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Performing Arts

October 29, 2016
 

The Assault of Sustained Thinking

Karole Spangler as Emilie du Chatelet and Shannon Woolley Allison as Olivia in Looking for Lilith's production of Legacy of Light, by Karen Zacarias. Photo by Holly Stone.

Legacy of Light 

By Karen Zacarias
Directed by Kathi E. B. Ellis

Review by Keith Waits

Entire contents copyright © 2016 by Keith Waits. All rights reserved.

 

Karole Spangler & Shannon Woolley Allison in Legacy of Light. Photo by Holly Stone.

If asked to name one woman scientist before the middle of the 20th century, it is likely that only one name comes to mind: Marie Curie; and I imagine most of us would be hard-pressed to name one since that time. In Legacy of Light, Karen Zacarias tells the story of Emilie du Châtelet (Karole Spangler), an 18th century French mathematician and physicist who counted among her lovers the great philosopher Voltaire (Clint Gill). It is a fascinating excavation of a little known episode from history that is a perfect fit for the Looking for Lilith mission.

The play alternates du Châtelet’s story with a fictional story about a modern day physicist, Dr. Olivia Hasting Brown (Shannon Wooley Allison), who has discovered the embryonic stages of a new planet, Vega-B. She and her husband, Peter (Michael Hutchins) have engaged a young woman, Millie (Trina Fisher) to be a surrogate mother so they can start a family.

A controversial pregnancy also factors into du Châtelet’s timeline, the father being M. Saint Lambert (Stephen Peterson), another of Emilie’s lovers. The fact that he is so much younger than Emilie – Voltaire refers to him derisively as “a puppy,” is one of the ways that Zacarias’ play is a feminist turnabout. Du Châtelet’s sexual appetite is easily accepted without judgment, a part of her ‘la passion pour la vie’.

The two narratives mirror each other with symmetry that does not feel overly schematic, providing a reciprocal flow of insight and build-up of theme accomplished with great assurance. Zacarias plays with our expectations in the plays final scenes, crossing her timeframes in a challenging fashion without any explanation, the one illogical choice, even if it nevertheless feels necessary to fulfill her narrative.

Legacy of Light feels the stage with characters defined first and foremost by their intellect, even if the power of their mind is sometimes in conflict with the demands of social convention. That intelligence is clearly expressed in the language, particularly in the scenes between Emilie and Voltaire, which are distinguished by rich, witty dialogue.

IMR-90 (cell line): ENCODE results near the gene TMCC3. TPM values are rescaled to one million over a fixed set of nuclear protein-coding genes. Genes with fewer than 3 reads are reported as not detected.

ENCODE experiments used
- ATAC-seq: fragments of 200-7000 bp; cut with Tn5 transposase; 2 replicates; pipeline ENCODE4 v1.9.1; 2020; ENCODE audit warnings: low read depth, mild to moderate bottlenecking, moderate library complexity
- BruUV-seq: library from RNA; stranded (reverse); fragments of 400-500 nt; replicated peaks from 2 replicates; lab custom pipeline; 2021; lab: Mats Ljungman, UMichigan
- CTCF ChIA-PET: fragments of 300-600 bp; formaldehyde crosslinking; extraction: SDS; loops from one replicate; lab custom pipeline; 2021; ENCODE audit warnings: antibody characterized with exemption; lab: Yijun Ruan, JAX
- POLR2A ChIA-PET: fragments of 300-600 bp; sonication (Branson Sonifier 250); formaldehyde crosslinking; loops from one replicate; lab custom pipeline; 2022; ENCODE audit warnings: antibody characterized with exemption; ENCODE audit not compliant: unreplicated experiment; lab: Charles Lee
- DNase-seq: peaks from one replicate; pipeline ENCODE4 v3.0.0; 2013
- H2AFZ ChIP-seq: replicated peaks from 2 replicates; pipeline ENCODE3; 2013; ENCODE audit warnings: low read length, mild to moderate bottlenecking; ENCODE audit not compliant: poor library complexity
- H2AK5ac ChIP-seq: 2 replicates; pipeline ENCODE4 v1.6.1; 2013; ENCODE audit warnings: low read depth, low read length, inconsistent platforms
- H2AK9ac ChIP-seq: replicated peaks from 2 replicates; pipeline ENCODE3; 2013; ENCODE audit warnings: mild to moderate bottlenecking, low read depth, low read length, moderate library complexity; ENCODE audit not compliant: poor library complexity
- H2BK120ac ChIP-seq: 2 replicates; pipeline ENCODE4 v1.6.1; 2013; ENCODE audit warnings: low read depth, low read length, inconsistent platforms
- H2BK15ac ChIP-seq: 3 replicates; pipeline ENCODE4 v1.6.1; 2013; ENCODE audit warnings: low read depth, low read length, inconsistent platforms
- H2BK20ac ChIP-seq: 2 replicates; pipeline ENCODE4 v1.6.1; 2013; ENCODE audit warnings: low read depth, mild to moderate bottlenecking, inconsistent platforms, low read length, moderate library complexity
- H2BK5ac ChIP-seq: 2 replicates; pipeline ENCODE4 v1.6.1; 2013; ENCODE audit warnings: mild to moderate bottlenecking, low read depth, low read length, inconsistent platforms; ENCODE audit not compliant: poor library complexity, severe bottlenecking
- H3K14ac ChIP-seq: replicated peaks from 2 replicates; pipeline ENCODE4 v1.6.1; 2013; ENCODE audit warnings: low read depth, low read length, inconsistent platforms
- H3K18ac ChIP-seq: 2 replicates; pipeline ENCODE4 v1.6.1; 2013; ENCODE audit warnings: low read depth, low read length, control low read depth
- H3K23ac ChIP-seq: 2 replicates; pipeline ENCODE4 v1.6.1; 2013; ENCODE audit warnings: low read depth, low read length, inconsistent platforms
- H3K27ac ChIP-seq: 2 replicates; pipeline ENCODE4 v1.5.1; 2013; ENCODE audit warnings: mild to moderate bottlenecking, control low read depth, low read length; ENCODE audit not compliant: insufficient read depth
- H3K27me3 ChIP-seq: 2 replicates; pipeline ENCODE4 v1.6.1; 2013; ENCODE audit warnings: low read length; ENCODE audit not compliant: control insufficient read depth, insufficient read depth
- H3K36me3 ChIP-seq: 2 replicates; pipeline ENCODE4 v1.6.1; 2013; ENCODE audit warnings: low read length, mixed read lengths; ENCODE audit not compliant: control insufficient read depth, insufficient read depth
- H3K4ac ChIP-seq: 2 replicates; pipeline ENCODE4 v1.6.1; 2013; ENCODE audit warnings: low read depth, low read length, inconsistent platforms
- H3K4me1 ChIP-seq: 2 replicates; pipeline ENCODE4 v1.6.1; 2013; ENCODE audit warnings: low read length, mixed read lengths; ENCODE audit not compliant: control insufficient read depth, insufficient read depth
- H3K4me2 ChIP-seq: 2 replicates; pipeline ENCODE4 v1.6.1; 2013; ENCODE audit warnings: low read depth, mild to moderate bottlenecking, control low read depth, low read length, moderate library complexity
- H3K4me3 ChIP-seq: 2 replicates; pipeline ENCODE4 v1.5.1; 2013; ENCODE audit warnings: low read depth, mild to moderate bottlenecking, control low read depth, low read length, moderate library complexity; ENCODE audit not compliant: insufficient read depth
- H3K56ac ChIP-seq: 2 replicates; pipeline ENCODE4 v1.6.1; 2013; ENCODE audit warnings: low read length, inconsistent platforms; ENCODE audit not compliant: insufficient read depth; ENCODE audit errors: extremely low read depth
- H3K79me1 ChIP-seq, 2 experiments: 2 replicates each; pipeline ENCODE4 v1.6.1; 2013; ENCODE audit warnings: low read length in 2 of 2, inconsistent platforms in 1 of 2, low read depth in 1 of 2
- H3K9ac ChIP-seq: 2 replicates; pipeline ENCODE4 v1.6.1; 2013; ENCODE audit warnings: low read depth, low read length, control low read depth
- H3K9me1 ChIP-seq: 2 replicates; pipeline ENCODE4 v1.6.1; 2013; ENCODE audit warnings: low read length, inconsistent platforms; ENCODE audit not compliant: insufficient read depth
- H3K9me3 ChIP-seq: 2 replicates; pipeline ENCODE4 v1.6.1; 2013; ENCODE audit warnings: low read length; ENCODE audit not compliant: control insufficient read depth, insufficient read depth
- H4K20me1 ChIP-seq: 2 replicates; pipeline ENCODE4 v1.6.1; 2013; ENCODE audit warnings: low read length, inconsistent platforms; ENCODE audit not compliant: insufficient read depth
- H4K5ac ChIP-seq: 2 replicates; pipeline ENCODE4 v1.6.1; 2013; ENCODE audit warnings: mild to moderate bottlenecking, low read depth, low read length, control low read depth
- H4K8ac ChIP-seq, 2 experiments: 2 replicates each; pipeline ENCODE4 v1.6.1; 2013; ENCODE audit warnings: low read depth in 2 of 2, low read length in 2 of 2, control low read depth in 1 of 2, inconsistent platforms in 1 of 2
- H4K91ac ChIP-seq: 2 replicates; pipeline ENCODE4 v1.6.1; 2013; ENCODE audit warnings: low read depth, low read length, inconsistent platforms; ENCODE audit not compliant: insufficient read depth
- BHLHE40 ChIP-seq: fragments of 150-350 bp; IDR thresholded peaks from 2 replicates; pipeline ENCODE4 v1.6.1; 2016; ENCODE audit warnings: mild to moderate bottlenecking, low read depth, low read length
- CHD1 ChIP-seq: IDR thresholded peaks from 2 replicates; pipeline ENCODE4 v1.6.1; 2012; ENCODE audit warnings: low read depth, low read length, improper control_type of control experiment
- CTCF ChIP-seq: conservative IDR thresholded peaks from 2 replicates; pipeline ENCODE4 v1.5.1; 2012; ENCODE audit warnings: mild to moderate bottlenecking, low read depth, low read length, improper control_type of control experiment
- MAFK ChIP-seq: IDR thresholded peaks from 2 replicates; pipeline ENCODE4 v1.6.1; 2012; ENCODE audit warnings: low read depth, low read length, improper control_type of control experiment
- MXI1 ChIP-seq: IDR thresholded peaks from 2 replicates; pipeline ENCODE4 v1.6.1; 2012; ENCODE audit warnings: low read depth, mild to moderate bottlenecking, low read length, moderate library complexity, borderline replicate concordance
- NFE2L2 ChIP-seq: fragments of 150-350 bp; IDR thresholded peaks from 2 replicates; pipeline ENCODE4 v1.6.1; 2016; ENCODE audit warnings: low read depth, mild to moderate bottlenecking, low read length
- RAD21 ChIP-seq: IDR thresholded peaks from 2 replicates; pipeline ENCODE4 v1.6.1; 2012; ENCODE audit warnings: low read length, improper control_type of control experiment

Karole Spangler’s regal bearing and heightened diction are a perfect realization of her character, and I would have to count this as her strongest work. She plays Emilie with a palpable relish for everything she represents. Clint Gill’s Voltaire is her match, and their exchanges are among the most pleasurable passages in the play. Both these two characters and the actor’s performances are the crucial foundation for our embrace of the play.

Trina Fisher’s ability to effectively portray both an18th-century French teenager and a contemporary 21-year-old expectant mother owes as much to the actor’s skill in capturing youthful spirit and emotionally resonant detail as her diminutive stature. Shannon Woolley Allison’s modern-day Olivia begins as an uber-confident professional, but moves with care into an equally vulnerable and insecure mother-to-be trying to break through her academic reserve to feel the reality of motherhood. As Peter, Michael Hutchins comes off as ineffectual at first, but comes into his own later, after he has also appeared as Emilie’s incredibly tolerant husband, M. du Châtelet. Stephen Peterson is fine as Saint Lambert, but he is even better as Millie’s brother, Lewis, an important aspect of the modern story’s resolution.

The scenic design (Jill Marie Schierbaum & Holly Stone) is spare but still manages to convey period and setting clearly, and the costumes (Lindsay Chamberlin & Typh Hainer Merwath) reinforce the cast’s good work by illuminating character, and there are some nifty projections and cool lighting design (John Newman) to tie things together and evocative music in the sound design (Paul T. Carney).

Legacy of Light celebrates the spark of intelligence and rediscovery of history, equating it with birth and new life in heady fashion that makes for theatre of deep and long-lasting resonance. It is Looking for Lilith at their best, and a worthy start to their 15th anniversary season.

Legacy of Light

October 27, 28, 29, 31*, November 3,4, 5 @ 7:30pm
November 5 @ 2:00pm

Looking for Lilith
At The Henry Clay Theatre
604 South Third Street
Louisville, KY 40202
For tickets go to: Lookingforlilith.org

 

KeithKeith Waits is a native of Louisville who works at Louisville Visual Art during the days, including being the host of PUBLIC on WXOX-FM 97.1/ ARTxFM.com, but spends most of his evenings indulging his taste for theatre, music and visual arts. His work has appeared in Pure Uncut Candy, TheatreLouisville, and Louisville Mojo. He is now Managing Editor for Arts-Louisville.com.





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